A recalibration of two Primetime Emmy Award categories promises to widen the field and, to cite one ripple effect, give Saturday Night Live greater competition in what had been known as the Variety Sketch Series race.
For six years in a row (and six out of the eight years since the Variety Series category was bifurcated into Variety Talk Series and Variety Sketch Series), NBC’s SNL has taken home the prize for Outstanding Variety Sketch Series.
But for the past two years, the Outstanding Variety Sketch Series category has fielded only two contenders: SNL and HBO’s A Black Lady Sketch Show. (And in 2020, there were just three nominees, adding in Comedy Central’s Drunk History.)
In the Variety Talk Series category, meanwhile, HBO’s Last Week Tonight With John Oliver has won for the past seven years, vying against the likes of The Daily Show With Trevor Noah, Jimmy Kimmel Live!, Late Night With Seth Meyers, The Late Show With Stephen Colbert, The Late Late Show with James Corden, Full Frontal With Samantha Bee and Conan.
But a changing up of these categories for 2023 — now titled Outstanding Scripted Variety Series and Outstanding Talk Series — paves the way for SNL to face more challengers, and in fact may force Last Week Tonight With John Oliver to compete against NBC’s long-running sketch comedy series.
Per the Emmys rule changes, a Scripted Variety Series is defined as “a variety program that is primarily scripted, or loosely-scripted improv, and consisting of discrete scenes, satire, musical numbers, monologues, comedy stand-ups, sketches, etc. Scripted Variety Series may occasionally feature unscripted elements, but the main intent of the series is scripted or performed entertainment.”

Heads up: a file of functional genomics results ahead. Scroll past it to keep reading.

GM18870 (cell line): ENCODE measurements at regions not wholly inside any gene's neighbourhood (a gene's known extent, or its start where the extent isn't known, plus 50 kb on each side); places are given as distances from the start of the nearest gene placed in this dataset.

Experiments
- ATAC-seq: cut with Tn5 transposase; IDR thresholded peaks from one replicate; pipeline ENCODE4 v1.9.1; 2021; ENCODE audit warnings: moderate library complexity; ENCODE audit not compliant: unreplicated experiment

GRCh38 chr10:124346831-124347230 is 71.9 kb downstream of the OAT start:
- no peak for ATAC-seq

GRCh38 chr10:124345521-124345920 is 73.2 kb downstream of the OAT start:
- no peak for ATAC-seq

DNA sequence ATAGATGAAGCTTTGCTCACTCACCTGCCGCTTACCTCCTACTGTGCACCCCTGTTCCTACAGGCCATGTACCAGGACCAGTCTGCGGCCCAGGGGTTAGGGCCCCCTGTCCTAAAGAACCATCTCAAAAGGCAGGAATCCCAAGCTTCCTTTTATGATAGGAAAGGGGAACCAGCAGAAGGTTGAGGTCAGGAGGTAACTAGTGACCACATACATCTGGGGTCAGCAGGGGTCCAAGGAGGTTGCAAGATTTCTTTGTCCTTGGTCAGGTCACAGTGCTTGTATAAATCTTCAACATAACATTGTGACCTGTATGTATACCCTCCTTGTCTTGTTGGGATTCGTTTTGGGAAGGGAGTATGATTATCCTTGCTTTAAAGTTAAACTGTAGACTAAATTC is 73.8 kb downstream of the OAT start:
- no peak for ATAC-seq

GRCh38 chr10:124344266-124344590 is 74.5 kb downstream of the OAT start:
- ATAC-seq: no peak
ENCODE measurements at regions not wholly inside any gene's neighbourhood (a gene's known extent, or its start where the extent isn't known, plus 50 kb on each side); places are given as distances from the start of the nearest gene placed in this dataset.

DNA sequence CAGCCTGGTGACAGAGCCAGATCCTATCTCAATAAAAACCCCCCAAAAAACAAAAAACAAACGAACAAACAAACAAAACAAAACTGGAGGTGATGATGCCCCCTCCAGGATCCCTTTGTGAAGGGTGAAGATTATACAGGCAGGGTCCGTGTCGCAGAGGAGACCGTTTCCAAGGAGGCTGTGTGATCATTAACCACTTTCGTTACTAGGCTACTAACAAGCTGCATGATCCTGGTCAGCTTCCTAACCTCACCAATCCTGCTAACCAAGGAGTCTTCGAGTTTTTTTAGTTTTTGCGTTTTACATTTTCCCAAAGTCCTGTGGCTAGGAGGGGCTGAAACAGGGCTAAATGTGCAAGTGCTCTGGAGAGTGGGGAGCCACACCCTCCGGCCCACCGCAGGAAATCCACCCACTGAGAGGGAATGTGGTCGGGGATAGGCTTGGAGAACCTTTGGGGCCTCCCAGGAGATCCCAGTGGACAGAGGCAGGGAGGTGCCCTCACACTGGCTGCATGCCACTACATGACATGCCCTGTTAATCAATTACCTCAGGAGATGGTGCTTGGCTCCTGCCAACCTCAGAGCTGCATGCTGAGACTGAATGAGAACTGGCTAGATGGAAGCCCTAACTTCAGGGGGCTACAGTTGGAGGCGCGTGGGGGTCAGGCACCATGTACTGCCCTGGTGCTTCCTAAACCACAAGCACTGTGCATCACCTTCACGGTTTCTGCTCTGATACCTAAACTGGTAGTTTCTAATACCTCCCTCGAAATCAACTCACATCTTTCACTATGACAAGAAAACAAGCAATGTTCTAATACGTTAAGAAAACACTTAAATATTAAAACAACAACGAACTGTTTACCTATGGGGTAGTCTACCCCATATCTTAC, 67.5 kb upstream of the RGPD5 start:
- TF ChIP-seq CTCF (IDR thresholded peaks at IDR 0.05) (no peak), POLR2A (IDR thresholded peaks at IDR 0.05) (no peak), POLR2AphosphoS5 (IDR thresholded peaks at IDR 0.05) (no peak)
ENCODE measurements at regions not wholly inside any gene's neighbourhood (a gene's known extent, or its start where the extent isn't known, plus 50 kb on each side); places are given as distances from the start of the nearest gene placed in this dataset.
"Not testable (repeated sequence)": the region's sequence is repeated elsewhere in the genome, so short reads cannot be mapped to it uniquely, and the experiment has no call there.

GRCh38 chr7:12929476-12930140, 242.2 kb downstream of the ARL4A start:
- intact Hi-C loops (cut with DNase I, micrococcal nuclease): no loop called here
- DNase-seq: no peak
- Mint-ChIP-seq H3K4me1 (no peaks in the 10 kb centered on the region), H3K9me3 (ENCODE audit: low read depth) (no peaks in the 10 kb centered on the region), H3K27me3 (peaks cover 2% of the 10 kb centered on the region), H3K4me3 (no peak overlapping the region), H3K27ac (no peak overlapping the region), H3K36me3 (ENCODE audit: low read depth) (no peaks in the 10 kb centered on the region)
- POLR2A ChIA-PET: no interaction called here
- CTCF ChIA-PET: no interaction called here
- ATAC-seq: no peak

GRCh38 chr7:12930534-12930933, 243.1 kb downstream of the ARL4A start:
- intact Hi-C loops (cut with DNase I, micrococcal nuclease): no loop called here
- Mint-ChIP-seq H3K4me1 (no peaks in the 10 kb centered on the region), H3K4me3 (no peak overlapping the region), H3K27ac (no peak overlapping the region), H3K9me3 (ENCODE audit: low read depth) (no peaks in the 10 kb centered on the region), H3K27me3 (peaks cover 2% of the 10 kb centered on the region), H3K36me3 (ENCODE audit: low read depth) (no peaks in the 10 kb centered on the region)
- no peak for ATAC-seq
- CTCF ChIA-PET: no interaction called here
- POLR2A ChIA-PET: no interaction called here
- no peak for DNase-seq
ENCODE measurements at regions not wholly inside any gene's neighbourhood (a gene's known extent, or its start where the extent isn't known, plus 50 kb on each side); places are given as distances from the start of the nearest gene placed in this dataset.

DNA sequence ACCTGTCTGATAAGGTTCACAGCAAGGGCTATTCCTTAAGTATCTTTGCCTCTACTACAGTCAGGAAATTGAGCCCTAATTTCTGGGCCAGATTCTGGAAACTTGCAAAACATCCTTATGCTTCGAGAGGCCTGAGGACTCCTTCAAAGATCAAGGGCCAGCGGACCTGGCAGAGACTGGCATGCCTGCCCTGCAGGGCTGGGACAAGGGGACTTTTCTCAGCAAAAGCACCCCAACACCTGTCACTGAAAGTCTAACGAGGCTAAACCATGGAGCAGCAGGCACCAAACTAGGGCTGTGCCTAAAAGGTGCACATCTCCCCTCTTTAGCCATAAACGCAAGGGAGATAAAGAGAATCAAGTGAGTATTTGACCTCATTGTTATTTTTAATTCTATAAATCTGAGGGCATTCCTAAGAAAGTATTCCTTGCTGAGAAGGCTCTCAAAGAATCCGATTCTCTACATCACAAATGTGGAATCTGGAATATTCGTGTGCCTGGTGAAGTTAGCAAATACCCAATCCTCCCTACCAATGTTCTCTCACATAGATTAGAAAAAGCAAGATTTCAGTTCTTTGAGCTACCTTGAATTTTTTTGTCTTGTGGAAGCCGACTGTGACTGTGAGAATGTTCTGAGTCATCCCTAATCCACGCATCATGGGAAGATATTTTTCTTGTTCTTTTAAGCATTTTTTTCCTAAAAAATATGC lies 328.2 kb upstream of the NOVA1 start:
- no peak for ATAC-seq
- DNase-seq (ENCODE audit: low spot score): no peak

Conversely, a Talk Series is defined as “a program where a significant portion of the running time consists of unscripted interviews or panel discussions between a host/hosts and celebrities or personalities. In general, these celebrities or personalities change for each episode, the interviews or discussions usually take place in a studio (or studio-like) location, and are primarily for entertainment, as opposed to documentary, purposes. A Talk Series can include scripted elements and other aspects of a variety series such as monologues, musical performances, etc., so long as the main intent of the program is interviews/discussions.”
What do you make of the changes above? Do you look forward to SNL‘s six-year streak being challenged? And are you bummed about Last Week Tonight‘s seven-year streak possibly ending?